The democratic process is abused because discussions about climate policy should be in the parliamentary and public domain, not decided by judges who deliberate in secret.  The role of the judge is to say what the law is, it is not to say what it should be.  A government must weigh up the competing costs and benefits of a particular policy : cutting emissions will inevitably have some adverse effects even if it is alleged that other effects will be positive.  A balance must be struck and it is the role of government to strike it because these matters concern taxation and spending, the core activities of government.  A human rights claim, by contrast, invites the judges to look only at the person claiming that his rights have been violated, not at the overall policy issues which have absolutely nothing to do with the law.  It is grotesque that the ECHR judges even accepted to hear this case – a fact which also shows how far they have strayed from their judicial role.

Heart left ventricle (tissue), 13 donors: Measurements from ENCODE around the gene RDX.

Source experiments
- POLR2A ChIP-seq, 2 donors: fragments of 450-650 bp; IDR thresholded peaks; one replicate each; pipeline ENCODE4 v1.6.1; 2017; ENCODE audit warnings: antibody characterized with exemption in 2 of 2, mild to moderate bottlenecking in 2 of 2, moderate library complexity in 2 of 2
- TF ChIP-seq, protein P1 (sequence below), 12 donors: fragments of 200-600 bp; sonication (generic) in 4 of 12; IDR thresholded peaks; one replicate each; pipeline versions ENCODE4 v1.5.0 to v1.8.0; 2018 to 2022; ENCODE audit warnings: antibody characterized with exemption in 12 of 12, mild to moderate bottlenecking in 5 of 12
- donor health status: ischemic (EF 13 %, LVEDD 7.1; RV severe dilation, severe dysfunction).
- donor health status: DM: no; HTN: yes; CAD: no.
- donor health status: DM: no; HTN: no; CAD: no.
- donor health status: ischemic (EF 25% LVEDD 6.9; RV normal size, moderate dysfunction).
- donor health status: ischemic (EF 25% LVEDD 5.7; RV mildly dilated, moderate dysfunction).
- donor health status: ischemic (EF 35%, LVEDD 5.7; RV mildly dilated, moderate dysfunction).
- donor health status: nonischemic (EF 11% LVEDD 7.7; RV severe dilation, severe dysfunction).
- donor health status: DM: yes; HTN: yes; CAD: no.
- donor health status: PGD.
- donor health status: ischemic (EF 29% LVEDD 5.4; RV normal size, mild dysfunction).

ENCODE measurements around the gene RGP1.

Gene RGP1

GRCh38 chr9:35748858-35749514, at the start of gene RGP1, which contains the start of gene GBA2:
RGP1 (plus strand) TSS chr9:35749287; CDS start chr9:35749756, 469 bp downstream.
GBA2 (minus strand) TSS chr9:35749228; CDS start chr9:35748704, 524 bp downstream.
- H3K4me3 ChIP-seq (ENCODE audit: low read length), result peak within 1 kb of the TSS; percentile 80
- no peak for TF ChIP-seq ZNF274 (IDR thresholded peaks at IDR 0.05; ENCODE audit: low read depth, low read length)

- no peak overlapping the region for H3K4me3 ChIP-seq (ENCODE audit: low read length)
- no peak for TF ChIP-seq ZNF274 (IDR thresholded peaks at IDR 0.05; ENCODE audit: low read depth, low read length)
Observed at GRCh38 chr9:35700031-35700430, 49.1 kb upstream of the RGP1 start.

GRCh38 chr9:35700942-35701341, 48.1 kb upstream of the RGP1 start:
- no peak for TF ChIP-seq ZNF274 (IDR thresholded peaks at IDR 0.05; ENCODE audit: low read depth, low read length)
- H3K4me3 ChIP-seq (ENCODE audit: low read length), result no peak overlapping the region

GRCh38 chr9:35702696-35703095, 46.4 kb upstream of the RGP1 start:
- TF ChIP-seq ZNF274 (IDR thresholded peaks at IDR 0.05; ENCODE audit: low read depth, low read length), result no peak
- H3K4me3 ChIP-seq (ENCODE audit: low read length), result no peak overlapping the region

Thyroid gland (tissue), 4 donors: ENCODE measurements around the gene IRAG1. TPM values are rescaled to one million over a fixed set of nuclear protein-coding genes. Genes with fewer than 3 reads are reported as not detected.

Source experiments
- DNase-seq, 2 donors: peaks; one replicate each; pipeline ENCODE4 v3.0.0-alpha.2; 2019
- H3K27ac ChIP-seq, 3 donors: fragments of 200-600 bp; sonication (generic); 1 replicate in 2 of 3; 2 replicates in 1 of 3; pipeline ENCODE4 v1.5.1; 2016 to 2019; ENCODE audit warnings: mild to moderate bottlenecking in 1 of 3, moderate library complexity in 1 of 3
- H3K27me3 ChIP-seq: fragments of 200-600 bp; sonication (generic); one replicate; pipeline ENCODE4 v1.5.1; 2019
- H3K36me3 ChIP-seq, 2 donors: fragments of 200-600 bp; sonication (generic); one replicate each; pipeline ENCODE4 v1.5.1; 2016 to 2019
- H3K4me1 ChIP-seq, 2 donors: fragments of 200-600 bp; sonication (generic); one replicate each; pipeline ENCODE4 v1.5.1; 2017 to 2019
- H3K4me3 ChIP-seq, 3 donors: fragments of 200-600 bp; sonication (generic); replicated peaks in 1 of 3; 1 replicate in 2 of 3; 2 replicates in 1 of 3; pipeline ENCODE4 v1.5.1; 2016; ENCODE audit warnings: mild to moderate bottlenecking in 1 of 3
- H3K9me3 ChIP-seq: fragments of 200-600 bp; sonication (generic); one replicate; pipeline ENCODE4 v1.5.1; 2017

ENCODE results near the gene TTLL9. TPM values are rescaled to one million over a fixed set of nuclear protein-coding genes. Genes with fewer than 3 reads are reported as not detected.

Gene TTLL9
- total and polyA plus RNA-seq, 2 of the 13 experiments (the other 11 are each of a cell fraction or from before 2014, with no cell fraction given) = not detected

Were the International Court of Justice to rule that states do have obligations under international law to implement climate policies, this would validate the idea that there is, or should be, a world government.  Yet the international summits which agreed such policies are not democratic bodies : they are not elected and they are not accountable.  To give the force of law to such political decisions, even in an advisory opinion, would be to consolidate the idea that policy can or should be made at world level.  In the absence of any world democracy, or even any pretence at such, such a ruling would ride roughshod over national democracy and over the national sovereignty which is its essential pre-requisite.  In other words, it would establish dictatorship.